The four officials huddled by the penalty box. Most of the San Jose Sharks had retreated to the dressing room, believing that Erik Karlsson's goal at 5:23 of overtime had given them a Game 3 win and a 2-1 series lead in the Western Conference finals. None of the St. Louis Blues had left the bench or the ice, believing there was absolutely no chance these officials could have missed the hand pass by the Sharks' Timo Meier that led to that goal.
But they did.
All four of them missed it, marking another blown call in a postseason that has been defined by refereeing controversies and officiating errors. Since the National Hockey League's video review process doesn't include hand passes that lead to goals, the Sharks were victorious. And the Blues were irate.
"I really didn't get an explanation other than, I guess, there's a different set of rules for two different teams, so I'm sure they'll lose some sleep tonight after looking at it," St. Louis captain Alex Pietrangelo said after the Blues' 5-4 loss to San Jose that left them standing on the bench dumbfounded -- at least the ones who weren't on the ice smashing their sticks in anger.
Just over five minutes into overtime, Meier slid to the ice, waving his stick at the puck. It deflected off St. Louis defenseman Colton Parayko and bounced in the air, then off Meier's chest -- and then he swatted it with his right glove. Blues defenseman Jay Bouwmeester kicked out his leg to stop it, but it trickled to Gustav Nyquist, who fed the puck to Karlsson for a shot that went past goalie Jordan Binnington.
The Sharks celebrated, and the Blues swarmed the officials. Binnington flipped his catching glove up and down to signify that he saw a hand pass. The Blues remained on their bench and on the ice. The remaining Sharks skated to the dressing room after the officials indicated that the goal would stand.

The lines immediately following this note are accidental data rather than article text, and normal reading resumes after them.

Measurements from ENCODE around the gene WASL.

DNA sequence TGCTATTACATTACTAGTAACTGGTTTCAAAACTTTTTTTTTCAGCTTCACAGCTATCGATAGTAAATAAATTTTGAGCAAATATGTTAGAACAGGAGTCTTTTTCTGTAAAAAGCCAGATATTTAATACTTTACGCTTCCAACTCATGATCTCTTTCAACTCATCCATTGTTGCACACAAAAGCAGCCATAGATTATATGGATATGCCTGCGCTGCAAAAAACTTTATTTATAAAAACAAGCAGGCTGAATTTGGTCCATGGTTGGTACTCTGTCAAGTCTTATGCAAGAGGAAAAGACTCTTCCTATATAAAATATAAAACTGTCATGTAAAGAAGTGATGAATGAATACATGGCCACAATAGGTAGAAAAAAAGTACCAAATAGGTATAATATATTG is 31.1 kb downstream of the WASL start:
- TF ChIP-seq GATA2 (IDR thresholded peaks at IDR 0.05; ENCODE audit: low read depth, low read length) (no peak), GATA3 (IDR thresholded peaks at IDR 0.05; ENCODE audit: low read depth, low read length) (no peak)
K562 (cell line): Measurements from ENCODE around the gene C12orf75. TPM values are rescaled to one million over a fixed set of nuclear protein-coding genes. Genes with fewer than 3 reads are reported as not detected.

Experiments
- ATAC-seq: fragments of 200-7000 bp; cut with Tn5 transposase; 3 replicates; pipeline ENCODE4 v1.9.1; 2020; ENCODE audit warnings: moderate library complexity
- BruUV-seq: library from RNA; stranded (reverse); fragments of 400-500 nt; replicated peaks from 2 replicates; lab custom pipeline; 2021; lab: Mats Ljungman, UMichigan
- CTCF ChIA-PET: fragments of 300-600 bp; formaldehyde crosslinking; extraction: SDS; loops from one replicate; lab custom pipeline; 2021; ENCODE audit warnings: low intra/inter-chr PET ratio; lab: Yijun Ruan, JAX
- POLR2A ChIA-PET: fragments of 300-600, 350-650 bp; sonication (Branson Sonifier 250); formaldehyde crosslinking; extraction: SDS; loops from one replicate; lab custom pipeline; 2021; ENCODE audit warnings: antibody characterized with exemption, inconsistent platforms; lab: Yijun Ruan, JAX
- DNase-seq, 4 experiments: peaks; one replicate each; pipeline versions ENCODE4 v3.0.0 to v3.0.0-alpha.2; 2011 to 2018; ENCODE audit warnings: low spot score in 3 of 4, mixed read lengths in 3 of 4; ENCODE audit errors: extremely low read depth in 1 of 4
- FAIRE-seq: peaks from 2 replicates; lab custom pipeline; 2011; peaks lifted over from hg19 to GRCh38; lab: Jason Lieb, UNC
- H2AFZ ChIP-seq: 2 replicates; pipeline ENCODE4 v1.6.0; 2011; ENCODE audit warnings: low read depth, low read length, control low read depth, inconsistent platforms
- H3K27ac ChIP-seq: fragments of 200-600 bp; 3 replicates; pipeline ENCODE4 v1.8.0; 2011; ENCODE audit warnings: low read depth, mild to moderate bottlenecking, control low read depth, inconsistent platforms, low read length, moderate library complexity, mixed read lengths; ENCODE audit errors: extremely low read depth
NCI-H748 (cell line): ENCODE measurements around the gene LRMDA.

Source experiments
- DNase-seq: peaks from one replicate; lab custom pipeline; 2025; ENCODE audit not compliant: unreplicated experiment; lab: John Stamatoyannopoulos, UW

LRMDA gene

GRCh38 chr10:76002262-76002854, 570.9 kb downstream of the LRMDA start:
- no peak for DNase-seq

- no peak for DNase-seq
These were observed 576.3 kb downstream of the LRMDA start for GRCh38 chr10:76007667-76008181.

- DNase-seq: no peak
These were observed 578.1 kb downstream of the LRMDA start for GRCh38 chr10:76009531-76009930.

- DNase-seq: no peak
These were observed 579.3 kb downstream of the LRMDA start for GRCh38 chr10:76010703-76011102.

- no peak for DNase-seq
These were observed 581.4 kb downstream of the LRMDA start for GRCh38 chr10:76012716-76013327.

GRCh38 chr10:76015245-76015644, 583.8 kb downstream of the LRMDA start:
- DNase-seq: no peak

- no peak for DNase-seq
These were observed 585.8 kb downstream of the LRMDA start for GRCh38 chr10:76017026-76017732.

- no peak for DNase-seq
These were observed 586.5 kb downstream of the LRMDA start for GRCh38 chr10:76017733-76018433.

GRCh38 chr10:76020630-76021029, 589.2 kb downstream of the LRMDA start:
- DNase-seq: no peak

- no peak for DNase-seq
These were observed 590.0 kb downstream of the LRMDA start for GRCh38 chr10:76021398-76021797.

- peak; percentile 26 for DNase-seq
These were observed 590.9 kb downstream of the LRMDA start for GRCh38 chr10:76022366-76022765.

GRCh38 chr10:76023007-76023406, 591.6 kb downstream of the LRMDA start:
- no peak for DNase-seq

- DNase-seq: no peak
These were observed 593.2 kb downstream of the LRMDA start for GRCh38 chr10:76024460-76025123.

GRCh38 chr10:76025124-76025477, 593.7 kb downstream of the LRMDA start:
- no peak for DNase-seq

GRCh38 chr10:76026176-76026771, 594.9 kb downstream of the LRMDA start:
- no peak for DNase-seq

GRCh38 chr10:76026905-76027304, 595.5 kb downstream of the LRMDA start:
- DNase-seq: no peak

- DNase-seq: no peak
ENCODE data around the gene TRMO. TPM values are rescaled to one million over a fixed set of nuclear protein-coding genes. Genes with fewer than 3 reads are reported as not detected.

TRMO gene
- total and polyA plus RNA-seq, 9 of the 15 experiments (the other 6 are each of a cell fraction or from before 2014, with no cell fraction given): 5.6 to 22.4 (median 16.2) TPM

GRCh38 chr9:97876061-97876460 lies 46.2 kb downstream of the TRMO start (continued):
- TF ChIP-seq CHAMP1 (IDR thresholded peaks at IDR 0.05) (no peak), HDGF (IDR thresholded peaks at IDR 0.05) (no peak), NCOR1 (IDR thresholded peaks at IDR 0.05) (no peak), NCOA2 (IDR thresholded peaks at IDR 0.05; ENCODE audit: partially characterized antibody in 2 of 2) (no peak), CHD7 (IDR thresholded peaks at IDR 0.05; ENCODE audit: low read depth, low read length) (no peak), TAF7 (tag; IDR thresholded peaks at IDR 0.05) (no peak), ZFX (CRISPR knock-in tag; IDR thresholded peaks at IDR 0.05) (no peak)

Binnington slammed his stick in anger. Brayden Schenn did the same, breaking it on the end boards. Numerous Blues players waved their arms on the bench in disbelief. But the officials left the ice, under the cover of a canopy that protected them from the cups and cans that began littering the rink from the enraged fans at Enterprise Center, who by then had seen multiple replays of the hand pass on the giant video screen.
In the bowels of the arena, loud displays of anger could be heard. St. Louis general manager Doug Armstrong slammed his hand on the door of the officials' dressing room, yelling that the decision was "f---ing garbage."
What did Karlsson see on the play?
"We weren't playing handball, were we?" he said after the game. "We were playing hockey. We deserved to win this game. At the end of the day, I don't think either team drew the shorter stick on any of the calls. Fair game."